Review of Romulus Buckle & the City of the Founders (Chronicles of the Pneumatic Zeppelin #1)

Romulus BuckleI checked Romulus Buckle & the City of the Founders, by Richard Ellis Preston, out from the library.

Description from Goodreads:
In a postapocalyptic world of endless snow, Captain Romulus Buckle and the stalwart crew of the Pneumatic Zeppelin must embark on a perilous mission to rescue their kidnapped leader, Balthazar Crankshaft, from the impenetrable City of the Founders. Steaming over a territory once known as Southern California — before it was devastated in the alien war — Buckle navigates his massive airship through skies infested with enemy war zeppelins and ravenous alien beasties in this swashbuckling and high-octane steampunk adventure. Life is desperate in the Snow World, and death is quick. Buckle and his ship’s company must brave poisoned wastelands of Noxious Mustard and do battle with forgewalkers, steampipers, and armored locomotives as they plunge from the skies into the underground prison warrens of the fortress city.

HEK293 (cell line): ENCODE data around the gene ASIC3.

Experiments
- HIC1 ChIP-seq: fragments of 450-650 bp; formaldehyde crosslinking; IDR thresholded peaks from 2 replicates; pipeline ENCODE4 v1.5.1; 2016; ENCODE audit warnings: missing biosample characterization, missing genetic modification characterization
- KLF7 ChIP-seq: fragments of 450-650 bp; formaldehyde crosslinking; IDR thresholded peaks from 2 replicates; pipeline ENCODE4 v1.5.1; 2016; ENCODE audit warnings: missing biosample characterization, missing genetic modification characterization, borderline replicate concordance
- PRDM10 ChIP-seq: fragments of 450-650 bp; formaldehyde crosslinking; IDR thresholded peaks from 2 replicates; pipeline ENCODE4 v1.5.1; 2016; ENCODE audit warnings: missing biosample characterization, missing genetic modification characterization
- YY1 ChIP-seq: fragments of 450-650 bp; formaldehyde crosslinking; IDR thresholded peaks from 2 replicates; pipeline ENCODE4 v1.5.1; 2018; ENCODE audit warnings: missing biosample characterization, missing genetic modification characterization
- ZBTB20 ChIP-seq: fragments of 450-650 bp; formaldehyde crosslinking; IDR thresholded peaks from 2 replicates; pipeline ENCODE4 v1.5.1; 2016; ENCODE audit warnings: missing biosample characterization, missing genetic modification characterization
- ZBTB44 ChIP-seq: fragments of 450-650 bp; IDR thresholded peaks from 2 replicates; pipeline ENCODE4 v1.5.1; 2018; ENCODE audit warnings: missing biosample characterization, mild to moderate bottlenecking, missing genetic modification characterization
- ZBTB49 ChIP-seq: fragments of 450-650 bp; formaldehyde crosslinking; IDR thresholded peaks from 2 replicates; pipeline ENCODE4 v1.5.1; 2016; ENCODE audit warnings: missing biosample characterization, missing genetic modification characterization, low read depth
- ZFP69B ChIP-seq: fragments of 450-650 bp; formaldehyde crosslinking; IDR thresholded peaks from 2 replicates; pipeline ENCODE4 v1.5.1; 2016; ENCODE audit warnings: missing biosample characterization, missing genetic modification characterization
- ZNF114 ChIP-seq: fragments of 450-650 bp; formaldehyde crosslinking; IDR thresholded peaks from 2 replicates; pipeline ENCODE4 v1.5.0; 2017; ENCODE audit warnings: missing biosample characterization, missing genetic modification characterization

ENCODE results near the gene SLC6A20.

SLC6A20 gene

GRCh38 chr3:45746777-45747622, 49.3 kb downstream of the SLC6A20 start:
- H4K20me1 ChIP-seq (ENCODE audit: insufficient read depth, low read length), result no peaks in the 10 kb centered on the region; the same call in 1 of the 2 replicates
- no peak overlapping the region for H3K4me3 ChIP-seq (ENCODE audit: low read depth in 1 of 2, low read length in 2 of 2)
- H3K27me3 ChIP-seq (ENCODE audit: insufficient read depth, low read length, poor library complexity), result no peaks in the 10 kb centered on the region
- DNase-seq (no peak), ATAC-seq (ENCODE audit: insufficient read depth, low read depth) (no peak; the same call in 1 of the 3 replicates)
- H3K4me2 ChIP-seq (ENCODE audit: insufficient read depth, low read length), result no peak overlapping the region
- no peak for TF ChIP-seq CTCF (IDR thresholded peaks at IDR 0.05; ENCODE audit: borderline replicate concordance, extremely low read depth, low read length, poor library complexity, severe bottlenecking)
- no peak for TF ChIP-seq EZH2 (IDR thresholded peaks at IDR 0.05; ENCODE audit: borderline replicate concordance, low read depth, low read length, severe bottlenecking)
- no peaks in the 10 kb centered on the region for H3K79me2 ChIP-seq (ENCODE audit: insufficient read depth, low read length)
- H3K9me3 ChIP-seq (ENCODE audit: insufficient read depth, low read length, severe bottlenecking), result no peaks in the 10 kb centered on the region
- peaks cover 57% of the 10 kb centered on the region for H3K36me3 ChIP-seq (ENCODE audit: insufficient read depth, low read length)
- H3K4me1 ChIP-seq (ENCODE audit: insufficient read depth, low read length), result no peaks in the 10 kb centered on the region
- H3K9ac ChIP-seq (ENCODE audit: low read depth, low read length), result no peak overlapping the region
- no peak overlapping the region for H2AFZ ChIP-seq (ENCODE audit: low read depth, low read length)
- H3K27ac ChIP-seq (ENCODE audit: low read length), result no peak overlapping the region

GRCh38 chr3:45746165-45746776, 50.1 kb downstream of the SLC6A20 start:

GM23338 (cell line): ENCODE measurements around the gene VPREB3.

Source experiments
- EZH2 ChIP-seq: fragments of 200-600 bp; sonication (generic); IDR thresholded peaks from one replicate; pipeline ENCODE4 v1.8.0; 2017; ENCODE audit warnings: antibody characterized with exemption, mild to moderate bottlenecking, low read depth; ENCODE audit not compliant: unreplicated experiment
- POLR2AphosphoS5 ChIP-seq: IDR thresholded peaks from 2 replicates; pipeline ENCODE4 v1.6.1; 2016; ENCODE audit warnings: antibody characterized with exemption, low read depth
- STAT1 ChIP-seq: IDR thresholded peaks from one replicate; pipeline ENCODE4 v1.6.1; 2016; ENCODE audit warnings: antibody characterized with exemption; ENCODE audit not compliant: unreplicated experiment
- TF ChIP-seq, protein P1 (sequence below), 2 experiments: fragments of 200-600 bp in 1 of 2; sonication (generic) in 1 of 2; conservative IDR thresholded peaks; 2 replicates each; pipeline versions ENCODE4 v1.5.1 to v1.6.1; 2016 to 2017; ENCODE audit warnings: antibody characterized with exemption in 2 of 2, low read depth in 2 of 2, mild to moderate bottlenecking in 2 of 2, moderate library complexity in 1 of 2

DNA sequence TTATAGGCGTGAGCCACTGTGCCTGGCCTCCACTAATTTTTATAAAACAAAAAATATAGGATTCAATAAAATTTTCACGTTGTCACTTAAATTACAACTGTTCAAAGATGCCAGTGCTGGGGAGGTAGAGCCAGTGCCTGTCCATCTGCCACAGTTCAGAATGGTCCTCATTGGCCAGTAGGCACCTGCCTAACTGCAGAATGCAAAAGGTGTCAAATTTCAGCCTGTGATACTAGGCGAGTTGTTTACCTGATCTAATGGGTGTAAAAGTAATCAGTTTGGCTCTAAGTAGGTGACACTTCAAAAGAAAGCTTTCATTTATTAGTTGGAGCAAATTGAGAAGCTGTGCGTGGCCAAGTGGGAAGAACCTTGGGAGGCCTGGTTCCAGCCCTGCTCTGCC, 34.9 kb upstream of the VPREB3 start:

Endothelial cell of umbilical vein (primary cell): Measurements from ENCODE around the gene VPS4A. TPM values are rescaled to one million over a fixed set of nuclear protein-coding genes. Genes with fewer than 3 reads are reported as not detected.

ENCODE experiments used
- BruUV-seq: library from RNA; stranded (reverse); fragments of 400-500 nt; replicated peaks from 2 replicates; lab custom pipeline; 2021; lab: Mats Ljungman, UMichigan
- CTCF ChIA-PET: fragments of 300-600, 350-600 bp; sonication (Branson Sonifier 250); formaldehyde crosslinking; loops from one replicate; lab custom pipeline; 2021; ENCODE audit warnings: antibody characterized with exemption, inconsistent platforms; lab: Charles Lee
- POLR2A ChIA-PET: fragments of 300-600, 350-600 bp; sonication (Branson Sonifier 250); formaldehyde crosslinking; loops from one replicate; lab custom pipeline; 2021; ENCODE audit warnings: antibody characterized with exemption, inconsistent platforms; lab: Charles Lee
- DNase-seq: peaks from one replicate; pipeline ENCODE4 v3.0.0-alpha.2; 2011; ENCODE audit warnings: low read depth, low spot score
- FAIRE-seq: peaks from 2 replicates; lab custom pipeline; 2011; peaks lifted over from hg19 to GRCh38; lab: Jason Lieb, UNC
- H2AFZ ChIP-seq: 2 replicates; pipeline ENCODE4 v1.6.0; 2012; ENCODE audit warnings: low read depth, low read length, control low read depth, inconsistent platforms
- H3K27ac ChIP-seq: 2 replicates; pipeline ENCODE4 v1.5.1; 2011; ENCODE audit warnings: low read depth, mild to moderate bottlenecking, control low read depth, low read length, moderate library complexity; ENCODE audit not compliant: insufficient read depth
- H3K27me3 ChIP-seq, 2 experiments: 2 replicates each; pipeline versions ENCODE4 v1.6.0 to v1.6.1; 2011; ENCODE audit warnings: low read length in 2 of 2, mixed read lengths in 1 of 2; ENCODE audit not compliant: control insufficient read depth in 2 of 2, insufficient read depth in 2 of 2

Captain Romulus Buckle must lead the Pneumatic Zeppelin and its crew of ne’er-do-wells on a desperate mission where he must risk everything to save Balthazar and attempt to prevent a catastrophic war that could wipe out all that is left of civilization and the entire human race.

Bah, it was ok but not much more. Here’s the thing, the writing seemed fine but everything was waaaaaay over described and nothing of significance really happened. Don’t get me wrong, things blew up, the air ship almost crashed like 400 times, people ran around and said droll things, but in terms of an overall story arc it didn’t really show up until about page 350. Yes, the leaders had been kidnapped and the crew was rescuing them, but that’s not really much of a plot as presented here. It’s just an excuse to be off doing things.

So, even though I checked this out of my local library along with the sequel, I’m returning them both. I’m not going to bother with the second book. I’m just not interested enough and I have a strong suspicion that, if it takes 350 pages to finally present the real plot in this book, it’s probably the same in book two, which means I’ll likely finish it little more satisfied than I am now. It’s just not worth it to me.

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